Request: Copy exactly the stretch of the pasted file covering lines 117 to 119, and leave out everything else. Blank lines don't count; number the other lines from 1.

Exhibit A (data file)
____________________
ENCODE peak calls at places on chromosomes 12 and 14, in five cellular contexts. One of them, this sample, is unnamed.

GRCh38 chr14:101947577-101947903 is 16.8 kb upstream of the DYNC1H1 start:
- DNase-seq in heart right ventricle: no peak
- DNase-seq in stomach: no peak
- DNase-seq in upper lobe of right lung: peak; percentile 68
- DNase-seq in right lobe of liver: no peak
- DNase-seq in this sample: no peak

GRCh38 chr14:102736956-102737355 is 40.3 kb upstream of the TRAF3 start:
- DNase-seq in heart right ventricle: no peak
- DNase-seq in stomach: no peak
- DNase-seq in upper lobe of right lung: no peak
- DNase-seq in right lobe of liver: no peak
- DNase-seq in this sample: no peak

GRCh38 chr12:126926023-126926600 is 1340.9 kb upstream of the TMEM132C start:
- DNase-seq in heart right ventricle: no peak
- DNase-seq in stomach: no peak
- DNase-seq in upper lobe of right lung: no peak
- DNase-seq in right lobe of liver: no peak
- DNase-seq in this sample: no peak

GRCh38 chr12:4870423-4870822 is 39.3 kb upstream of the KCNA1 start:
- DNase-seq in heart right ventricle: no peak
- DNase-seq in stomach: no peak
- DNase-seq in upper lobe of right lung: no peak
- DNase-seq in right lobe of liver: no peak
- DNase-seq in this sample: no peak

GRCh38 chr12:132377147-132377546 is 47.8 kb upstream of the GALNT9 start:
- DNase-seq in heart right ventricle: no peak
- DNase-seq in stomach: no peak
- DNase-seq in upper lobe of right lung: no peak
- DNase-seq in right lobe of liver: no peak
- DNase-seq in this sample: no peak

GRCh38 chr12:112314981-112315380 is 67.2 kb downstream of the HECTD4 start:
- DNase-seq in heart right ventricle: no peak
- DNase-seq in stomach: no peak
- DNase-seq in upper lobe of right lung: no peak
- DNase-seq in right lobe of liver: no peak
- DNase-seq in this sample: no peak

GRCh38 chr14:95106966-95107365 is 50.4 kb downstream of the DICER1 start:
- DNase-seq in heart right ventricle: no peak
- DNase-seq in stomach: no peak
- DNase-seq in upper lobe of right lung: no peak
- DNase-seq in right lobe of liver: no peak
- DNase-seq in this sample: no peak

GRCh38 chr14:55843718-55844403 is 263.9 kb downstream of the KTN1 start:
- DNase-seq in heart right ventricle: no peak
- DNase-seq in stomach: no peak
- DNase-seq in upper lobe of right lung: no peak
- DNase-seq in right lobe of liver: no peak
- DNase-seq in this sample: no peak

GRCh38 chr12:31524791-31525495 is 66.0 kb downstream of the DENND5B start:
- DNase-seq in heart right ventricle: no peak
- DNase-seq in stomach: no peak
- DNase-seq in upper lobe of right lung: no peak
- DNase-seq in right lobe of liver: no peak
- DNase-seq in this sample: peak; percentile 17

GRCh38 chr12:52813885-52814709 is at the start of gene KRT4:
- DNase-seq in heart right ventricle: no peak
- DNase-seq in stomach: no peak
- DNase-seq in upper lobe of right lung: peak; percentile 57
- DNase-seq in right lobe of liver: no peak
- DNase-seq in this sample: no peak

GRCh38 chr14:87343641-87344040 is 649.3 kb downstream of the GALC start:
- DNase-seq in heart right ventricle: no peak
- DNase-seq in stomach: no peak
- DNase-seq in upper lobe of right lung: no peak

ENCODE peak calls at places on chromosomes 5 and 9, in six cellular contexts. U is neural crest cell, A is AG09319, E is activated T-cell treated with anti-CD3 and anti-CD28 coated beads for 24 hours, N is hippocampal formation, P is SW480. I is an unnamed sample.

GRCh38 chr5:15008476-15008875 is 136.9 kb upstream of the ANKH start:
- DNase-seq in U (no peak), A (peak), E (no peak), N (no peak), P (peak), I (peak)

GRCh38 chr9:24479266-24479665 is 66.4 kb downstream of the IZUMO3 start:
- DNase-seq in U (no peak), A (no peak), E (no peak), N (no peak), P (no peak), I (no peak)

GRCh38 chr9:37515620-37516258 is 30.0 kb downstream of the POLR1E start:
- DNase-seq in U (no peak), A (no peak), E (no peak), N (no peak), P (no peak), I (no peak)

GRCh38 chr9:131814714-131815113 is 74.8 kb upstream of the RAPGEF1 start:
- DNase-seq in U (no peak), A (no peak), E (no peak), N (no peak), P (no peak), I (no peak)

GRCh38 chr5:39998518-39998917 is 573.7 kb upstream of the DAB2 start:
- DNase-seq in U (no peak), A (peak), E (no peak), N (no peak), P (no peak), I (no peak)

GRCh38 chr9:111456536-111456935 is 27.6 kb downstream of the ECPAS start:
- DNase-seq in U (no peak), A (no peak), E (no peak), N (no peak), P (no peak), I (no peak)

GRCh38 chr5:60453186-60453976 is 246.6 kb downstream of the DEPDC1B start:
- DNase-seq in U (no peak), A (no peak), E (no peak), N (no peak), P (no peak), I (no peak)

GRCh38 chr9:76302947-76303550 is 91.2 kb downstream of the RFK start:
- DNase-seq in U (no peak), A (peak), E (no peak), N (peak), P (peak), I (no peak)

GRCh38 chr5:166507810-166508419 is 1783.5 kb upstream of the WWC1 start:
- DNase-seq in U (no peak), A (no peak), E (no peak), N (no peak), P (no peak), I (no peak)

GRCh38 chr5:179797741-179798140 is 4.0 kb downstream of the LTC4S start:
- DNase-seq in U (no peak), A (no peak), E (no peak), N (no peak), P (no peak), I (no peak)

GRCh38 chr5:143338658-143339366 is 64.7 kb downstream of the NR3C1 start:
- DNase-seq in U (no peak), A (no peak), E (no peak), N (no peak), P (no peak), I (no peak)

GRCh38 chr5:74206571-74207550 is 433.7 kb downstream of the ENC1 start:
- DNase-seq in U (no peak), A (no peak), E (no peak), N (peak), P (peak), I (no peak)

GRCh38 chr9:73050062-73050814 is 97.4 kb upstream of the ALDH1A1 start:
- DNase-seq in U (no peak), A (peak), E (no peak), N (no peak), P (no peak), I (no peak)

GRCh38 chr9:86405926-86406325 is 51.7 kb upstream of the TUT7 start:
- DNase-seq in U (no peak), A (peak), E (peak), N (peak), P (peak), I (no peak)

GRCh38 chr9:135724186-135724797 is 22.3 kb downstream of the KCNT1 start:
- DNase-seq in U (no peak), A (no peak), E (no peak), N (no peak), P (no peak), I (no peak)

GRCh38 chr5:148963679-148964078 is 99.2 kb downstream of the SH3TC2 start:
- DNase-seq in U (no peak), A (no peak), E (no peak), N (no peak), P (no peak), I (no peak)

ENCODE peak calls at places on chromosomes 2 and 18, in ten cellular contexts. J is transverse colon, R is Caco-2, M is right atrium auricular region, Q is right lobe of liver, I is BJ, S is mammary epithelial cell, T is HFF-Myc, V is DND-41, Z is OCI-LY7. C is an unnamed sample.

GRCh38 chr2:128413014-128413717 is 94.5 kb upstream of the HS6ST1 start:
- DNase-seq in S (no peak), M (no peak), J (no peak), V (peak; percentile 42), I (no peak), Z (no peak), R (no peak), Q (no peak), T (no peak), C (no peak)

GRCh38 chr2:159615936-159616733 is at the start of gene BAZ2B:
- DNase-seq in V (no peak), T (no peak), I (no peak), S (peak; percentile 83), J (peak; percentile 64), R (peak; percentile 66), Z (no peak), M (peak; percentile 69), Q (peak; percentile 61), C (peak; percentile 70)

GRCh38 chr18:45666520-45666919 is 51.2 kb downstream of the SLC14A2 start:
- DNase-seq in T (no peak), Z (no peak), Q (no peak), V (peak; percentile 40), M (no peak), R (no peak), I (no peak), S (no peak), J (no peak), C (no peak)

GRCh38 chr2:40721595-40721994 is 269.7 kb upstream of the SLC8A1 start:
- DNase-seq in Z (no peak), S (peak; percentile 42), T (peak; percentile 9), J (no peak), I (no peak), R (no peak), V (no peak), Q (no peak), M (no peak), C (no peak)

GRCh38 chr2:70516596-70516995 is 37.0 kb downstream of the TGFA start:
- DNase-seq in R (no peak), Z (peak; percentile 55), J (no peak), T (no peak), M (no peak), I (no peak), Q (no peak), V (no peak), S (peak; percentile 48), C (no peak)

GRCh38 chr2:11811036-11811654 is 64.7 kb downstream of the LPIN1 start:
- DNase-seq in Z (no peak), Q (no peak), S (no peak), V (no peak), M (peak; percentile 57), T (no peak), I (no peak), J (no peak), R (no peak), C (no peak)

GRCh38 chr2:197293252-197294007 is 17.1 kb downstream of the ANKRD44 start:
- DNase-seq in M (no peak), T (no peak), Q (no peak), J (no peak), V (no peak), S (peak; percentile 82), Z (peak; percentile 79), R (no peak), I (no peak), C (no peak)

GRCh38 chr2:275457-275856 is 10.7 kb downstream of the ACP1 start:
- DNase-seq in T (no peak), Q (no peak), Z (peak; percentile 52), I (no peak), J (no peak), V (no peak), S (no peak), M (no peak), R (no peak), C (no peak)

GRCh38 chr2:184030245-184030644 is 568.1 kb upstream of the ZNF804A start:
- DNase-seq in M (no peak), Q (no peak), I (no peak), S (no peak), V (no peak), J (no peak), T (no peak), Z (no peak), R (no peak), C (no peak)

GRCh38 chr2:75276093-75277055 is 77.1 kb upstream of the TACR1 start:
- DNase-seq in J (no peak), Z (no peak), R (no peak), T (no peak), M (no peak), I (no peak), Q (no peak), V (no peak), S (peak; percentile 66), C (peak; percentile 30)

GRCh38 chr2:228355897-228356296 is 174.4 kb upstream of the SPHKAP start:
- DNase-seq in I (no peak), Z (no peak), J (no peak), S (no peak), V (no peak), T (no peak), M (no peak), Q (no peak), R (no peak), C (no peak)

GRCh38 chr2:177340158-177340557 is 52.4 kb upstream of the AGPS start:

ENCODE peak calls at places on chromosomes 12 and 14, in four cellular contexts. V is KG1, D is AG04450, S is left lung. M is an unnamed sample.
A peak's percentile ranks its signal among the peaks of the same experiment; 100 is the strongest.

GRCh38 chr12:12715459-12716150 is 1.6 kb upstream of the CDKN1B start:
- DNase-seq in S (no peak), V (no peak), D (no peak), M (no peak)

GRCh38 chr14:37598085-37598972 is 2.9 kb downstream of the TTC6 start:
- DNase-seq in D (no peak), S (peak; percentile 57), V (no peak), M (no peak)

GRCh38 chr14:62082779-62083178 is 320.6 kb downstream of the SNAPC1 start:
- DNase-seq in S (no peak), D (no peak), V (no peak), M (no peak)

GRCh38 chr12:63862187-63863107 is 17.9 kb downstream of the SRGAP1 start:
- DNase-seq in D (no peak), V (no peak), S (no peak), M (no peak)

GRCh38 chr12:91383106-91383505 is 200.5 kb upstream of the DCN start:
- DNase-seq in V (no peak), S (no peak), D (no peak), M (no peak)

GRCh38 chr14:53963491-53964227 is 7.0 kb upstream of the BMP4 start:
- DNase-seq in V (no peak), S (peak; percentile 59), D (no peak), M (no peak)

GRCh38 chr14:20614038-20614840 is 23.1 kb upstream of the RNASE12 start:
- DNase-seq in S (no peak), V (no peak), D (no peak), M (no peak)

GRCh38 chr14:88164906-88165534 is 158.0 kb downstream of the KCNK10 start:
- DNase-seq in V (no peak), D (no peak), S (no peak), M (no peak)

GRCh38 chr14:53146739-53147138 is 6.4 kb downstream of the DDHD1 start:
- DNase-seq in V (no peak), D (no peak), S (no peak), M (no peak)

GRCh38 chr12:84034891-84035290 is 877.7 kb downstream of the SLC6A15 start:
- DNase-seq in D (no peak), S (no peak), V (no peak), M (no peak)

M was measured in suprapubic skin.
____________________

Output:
- DNase-seq in M (no peak), Q (no peak), I (no peak), S (no peak), V (no peak), J (no peak), T (no peak), Z (no peak), R (no peak), C (no peak)

GRCh38 chr2:75276093-75277055 is 77.1 kb upstream of the TACR1 start:
- DNase-seq in J (no peak), Z (no peak), R (no peak), T (no peak), M (no peak), I (no peak), Q (no peak), V (no peak), S (peak; percentile 66), C (peak; percentile 30)